What is the purpose of philosophy?

What is the purpose of philosophy?
mark black
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Posted Dec 30, 2008 - 10:48 AM:
Subject: What is the purpose of philosophy?
It's not the first time I've been on a Philosophy Forum and seen a 'metaphysics and epistemology' section, and always assumed they were just similarly unpopular. I see them almost as polar opposites - and thinking on this inspired me to ask the question: what's the purpose of philosophy?

I'm interested in both senses of the question - which is to say, what need or purpose does philosophy serve? and, what need or purpose should philosophy serve? - but the following remarks are directed toward the latter question.

For me, the foundation stone of all good philosophy is epistemology. If we don't first ask 'what can we know?' and 'how can we know it?' - everything that follows is word games and guesses, (or semantics and speculation to use 'reasonable english.')

The disciplines that don't have an epistemological basis - ethics, metaphysics, religion, often reference the ancient greeks, or the ancient church as if they were some kind of epistemological authority, but rather it's that 3,000 years of word games and guesses hasn't moved the discipline on an inch.

It's comparable to the difference between natural and social sciences - Phil of epistemology, math, language and science are like the natural sciences of philosophy because they have an epistemological basis upon which to build. Phil. of metaphysics, ethics, religion and politics, lacking an epistemological basis are pretty much stuck with identifying the right question - because there is no right answer.

That said, for me the purpose of philosophy is establishing an epistemologically sound framwork into which to fit the epistemologically groundless.

I'd welcome any comments.

mb.



Simple Occam
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Posted Dec 30, 2008 - 3:21 PM:

mark black wrote:
If we don't first ask 'what can we know?' and 'how can we know it?' - everything that follows is word games and guesses, (or semantics and speculation to use 'reasonable english.')


It's interesting that you ask an ethical question, "What should philosophy do?' and then you answer that "philosophy should do epistemology" because the questions of ethics, metaphysics and the rest have "no right answer". It would seem to follow, then that there is no right answer to yor question about the purpose of philosophy. And yet you answered it....

My answer is that philosophy should be trying to produce mutually supported and consistent answers to the most basic questions about the nature of being, knowledge and goodness. It should be loving wisdom much more than it does. By taking the epistemological turn you recommend the history of philosophy turned away from its roots in ontology and ethics , leaving us with a severly limited "knowledge of knowledge" and little or no interest in knowledge of being or goodness. Before there was any knowledge there was being. After there was any knowledge there were moral choices. No philosophy can be complete or even adequate without showing how all three are "grounded".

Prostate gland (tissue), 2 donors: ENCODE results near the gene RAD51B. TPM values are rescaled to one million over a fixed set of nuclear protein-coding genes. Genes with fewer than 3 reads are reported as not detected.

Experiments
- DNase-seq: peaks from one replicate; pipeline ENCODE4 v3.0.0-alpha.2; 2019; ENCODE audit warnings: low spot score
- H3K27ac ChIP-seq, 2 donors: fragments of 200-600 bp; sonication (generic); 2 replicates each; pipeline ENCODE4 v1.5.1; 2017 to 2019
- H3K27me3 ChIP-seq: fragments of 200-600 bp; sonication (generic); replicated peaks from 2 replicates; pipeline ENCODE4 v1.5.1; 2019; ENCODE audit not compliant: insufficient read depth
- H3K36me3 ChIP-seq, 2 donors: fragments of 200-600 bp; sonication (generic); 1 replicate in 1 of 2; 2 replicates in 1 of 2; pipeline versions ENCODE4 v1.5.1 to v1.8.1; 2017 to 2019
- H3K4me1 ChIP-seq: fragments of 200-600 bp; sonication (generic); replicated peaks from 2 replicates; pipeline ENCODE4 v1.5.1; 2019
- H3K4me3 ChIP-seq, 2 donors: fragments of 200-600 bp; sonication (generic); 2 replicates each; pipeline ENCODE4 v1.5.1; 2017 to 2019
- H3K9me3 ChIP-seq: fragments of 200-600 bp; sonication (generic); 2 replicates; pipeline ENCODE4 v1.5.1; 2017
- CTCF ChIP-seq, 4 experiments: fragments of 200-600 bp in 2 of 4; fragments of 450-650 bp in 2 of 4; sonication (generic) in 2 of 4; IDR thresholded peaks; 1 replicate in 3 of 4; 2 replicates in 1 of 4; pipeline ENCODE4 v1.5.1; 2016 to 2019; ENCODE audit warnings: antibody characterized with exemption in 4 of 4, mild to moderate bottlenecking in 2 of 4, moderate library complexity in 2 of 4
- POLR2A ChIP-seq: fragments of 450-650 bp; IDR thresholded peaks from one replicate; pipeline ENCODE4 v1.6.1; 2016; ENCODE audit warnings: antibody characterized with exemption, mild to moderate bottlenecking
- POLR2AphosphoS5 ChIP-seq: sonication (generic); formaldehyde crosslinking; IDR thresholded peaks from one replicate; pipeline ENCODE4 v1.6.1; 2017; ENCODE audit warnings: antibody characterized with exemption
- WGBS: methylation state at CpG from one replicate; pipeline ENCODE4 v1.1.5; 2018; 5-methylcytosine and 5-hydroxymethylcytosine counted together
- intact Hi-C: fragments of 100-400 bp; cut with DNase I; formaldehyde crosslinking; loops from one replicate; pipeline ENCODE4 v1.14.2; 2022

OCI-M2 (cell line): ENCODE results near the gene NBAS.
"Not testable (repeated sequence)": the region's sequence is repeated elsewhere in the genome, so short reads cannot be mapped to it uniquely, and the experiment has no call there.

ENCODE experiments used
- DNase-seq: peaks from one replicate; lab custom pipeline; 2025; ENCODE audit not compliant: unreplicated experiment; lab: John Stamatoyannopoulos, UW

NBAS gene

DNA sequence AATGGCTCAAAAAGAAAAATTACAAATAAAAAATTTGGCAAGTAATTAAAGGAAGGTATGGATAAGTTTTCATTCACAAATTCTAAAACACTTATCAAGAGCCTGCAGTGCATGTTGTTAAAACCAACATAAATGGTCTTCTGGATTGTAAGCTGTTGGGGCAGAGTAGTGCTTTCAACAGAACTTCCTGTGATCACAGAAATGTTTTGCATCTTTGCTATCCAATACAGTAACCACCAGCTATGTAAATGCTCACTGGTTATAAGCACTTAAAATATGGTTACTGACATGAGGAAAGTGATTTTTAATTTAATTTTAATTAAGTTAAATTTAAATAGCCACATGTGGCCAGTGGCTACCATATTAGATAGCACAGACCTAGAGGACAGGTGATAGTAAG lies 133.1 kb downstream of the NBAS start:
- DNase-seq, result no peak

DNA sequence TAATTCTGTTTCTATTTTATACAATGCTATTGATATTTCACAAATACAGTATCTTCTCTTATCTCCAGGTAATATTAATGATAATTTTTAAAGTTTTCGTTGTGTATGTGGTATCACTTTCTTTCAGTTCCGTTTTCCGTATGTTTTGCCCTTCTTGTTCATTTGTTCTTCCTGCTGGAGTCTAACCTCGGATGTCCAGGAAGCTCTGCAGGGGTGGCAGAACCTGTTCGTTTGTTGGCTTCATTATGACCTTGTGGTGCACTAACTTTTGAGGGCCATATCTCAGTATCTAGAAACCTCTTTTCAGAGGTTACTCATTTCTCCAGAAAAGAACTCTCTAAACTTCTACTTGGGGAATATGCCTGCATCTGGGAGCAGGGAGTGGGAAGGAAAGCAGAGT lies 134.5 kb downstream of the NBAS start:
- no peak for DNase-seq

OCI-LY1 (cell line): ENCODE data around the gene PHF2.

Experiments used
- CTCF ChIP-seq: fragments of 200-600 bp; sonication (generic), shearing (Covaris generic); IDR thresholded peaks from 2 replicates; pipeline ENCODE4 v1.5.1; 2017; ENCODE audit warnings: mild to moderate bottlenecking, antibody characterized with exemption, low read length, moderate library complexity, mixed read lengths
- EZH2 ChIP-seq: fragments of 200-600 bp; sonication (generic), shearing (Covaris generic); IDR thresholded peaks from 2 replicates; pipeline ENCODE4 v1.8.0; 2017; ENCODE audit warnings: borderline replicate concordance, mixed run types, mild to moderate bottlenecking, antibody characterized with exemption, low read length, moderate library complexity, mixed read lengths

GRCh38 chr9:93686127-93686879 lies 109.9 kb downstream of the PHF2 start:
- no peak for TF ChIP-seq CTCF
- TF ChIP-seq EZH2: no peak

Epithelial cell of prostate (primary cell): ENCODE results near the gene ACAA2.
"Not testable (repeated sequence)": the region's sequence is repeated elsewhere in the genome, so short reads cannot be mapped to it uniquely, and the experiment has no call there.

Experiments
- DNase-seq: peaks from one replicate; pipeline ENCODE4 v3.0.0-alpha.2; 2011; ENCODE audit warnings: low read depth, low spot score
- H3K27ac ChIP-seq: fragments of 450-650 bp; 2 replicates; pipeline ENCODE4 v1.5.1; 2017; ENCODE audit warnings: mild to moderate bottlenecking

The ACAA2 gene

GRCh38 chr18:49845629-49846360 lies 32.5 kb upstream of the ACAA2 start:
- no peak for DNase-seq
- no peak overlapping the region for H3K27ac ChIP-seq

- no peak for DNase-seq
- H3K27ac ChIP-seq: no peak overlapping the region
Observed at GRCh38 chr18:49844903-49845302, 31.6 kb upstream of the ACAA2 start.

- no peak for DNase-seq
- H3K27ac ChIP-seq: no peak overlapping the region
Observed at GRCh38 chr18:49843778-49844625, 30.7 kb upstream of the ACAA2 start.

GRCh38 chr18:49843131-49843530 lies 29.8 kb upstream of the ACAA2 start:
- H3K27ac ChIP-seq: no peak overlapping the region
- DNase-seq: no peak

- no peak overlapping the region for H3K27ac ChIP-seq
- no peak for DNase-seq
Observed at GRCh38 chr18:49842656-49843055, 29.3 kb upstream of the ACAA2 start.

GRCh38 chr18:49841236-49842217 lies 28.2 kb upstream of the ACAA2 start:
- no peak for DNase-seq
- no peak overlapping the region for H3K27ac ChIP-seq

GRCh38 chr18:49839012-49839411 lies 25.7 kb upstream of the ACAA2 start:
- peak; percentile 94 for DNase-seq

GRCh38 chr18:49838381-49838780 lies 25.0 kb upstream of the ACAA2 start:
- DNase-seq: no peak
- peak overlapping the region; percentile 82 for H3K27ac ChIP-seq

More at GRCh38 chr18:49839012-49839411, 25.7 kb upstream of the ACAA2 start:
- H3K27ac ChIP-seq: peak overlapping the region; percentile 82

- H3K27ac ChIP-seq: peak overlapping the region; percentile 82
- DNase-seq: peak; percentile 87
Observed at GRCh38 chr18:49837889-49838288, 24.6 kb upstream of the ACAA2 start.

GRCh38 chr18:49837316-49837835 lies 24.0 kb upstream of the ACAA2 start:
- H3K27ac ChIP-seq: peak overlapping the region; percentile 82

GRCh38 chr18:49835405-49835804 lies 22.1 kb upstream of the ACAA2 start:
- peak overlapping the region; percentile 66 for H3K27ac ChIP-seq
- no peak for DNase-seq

makerowner
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Posted Dec 30, 2008 - 3:41 PM:

What do you mean by an "epistemological basis"? And how do you distinguish the branches of philosophy that have one from the ones that don't? Does your metaphilosophy (that philosophy should be based on epistemology) have an epistemological basis?

Edited by makerowner on Dec 30, 2008 - 7:14 PM. Reason: typo
doppelganger
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Posted Dec 30, 2008 - 3:56 PM:

I believe that to answer the question of what "need or purpose" philosophy serves is simple. We are, according to Nietzsche a certain kind of being which cannot exist without god. Our need for philosophy is to plumb the depths of our existence and determine our relationship with truth. What is our connection with truth? How is it established? A clean answer might be that a conscious being seeks to understand where it is, why it is and what should it do. Clarity about our position in the world is the goal. Even a nihilist would have to agree with this proposition. For the physical sciences, the connection with truth is the scientific method; by using trial and error to predict a result leads a scientist to knowledge (whether provisional or not). For us, I believe that our need for philosophy is to reconcile a transcendent consciousness with an earthly, decaying existence. This duality of our "being" is the source of our being able to conceive ideas outside those which evolutionary theory would have us ask. Why would we need to understand our place in the "universe" to survive, why would it be subject to the law of natural selection. So, to return to the point: in every Age, man has a specific relationship with truth (even if, as is the condition today, it is a negative one). Our need is to find this connection. This is also the should. For if man cannot even start such an inquiry (and I put this in to satisfy [mark black] who essentially says there is no knowledge because it is "groundless") he is left with simple absurdity--a mind capable of transcendence in a bag of bones. That should not be an argument against such a conclusion. Perhaps absurdity is the ground. if this is so, where can philosophy go from there?
I started a similar discussion in general philosophy regarding the source of our value in this age. perhaps this discussion can continue there?

Edited by swstephe on Dec 30, 2008 - 5:12 PM. Reason: fixing illiteracy
awm@uwm
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Posted Dec 30, 2008 - 4:03 PM:

What is the purpose of philosophy?